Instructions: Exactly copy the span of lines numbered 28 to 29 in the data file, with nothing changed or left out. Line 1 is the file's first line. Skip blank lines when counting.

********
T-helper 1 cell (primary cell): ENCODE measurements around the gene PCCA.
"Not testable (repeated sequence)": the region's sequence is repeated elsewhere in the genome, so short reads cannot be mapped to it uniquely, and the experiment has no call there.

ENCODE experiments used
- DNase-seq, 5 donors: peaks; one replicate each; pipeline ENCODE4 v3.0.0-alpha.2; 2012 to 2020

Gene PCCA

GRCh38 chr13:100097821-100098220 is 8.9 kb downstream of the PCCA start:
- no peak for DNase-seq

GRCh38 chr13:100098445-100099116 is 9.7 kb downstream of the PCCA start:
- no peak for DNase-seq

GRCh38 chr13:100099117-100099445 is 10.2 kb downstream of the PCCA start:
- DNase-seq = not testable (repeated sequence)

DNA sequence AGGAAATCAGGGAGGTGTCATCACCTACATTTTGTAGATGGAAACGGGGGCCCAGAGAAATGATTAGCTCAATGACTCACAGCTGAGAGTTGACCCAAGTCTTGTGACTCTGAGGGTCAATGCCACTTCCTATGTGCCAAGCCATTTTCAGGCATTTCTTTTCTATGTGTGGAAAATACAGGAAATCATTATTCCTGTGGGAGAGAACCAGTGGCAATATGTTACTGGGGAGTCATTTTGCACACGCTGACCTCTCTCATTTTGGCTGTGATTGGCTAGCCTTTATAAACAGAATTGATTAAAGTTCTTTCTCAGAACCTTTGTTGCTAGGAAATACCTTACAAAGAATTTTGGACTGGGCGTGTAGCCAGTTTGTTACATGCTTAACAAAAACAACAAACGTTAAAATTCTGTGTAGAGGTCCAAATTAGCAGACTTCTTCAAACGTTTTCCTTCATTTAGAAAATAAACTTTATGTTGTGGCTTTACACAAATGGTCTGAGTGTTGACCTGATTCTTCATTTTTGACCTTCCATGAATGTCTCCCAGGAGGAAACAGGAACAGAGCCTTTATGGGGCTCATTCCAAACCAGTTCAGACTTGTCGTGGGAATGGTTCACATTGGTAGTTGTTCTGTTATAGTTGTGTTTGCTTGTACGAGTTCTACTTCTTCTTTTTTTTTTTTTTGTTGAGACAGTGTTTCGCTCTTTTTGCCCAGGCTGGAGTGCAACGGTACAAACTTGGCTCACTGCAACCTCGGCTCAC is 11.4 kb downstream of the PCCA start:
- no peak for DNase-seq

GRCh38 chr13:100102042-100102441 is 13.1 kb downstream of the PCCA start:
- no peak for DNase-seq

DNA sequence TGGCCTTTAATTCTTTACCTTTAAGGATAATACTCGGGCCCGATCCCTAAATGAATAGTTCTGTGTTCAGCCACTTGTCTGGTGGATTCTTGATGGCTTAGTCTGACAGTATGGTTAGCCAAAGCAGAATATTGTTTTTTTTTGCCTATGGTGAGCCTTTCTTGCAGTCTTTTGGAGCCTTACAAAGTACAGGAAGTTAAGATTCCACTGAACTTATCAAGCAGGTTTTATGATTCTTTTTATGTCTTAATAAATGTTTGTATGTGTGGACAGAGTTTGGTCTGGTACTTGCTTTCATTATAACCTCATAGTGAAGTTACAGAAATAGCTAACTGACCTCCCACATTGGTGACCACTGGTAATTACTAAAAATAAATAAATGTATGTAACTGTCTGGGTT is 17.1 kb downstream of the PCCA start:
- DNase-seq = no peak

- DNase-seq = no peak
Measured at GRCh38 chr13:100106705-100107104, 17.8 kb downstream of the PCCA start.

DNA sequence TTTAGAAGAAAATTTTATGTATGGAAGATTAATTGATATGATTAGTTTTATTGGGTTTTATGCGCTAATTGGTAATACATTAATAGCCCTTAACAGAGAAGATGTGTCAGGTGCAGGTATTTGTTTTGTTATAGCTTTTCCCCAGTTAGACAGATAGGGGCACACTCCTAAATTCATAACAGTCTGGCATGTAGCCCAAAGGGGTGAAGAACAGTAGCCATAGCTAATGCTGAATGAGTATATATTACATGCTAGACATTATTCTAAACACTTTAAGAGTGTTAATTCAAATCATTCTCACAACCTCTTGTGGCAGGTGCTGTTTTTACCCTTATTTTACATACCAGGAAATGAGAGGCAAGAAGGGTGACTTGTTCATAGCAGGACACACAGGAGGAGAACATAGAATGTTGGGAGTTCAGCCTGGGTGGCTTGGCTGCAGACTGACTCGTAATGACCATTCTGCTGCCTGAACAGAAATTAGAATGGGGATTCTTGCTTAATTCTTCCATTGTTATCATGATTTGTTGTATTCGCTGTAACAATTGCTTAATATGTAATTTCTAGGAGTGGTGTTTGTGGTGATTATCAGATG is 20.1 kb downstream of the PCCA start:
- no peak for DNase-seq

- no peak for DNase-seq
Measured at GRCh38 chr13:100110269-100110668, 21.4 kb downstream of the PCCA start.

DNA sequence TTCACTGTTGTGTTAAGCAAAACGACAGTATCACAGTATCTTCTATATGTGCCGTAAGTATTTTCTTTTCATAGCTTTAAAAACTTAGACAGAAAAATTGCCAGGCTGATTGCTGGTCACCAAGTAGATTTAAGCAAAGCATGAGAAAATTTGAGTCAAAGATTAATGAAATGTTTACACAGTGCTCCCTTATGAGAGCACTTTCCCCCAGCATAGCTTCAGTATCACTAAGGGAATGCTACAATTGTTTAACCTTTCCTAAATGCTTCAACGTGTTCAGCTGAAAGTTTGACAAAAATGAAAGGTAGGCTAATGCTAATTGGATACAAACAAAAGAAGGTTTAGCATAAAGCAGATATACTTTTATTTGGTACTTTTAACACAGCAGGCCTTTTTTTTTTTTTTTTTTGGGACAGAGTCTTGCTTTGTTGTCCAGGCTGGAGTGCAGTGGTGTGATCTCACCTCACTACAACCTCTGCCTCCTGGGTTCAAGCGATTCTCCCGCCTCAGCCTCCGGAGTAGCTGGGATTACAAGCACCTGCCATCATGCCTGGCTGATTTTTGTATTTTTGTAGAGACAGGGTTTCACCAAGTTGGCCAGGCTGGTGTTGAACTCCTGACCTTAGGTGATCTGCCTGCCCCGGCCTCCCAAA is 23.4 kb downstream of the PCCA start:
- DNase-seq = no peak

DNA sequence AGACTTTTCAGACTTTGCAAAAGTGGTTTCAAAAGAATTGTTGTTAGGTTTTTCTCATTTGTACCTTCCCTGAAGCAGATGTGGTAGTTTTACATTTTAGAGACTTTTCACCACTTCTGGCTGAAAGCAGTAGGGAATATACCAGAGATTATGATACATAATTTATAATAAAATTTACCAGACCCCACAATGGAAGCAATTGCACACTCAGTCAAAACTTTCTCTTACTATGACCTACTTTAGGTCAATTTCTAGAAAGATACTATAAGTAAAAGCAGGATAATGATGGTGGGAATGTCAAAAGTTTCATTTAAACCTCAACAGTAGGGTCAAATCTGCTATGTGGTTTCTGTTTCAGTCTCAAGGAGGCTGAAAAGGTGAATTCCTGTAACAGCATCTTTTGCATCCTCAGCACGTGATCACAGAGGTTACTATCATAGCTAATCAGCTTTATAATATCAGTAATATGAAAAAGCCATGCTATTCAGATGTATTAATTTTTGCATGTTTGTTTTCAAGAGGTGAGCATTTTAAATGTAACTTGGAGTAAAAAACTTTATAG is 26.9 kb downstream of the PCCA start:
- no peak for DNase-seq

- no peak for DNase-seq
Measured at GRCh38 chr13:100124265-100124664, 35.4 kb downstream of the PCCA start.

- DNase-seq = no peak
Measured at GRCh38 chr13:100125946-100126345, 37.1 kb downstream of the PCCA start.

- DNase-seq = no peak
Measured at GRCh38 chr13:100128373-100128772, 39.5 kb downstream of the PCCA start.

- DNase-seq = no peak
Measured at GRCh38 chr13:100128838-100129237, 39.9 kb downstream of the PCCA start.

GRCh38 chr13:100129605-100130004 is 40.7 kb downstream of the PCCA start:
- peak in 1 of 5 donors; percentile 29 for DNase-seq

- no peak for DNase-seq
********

- no peak for DNase-seq
Measured at GRCh38 chr13:100124265-100124664, 35.4 kb downstream of the PCCA start.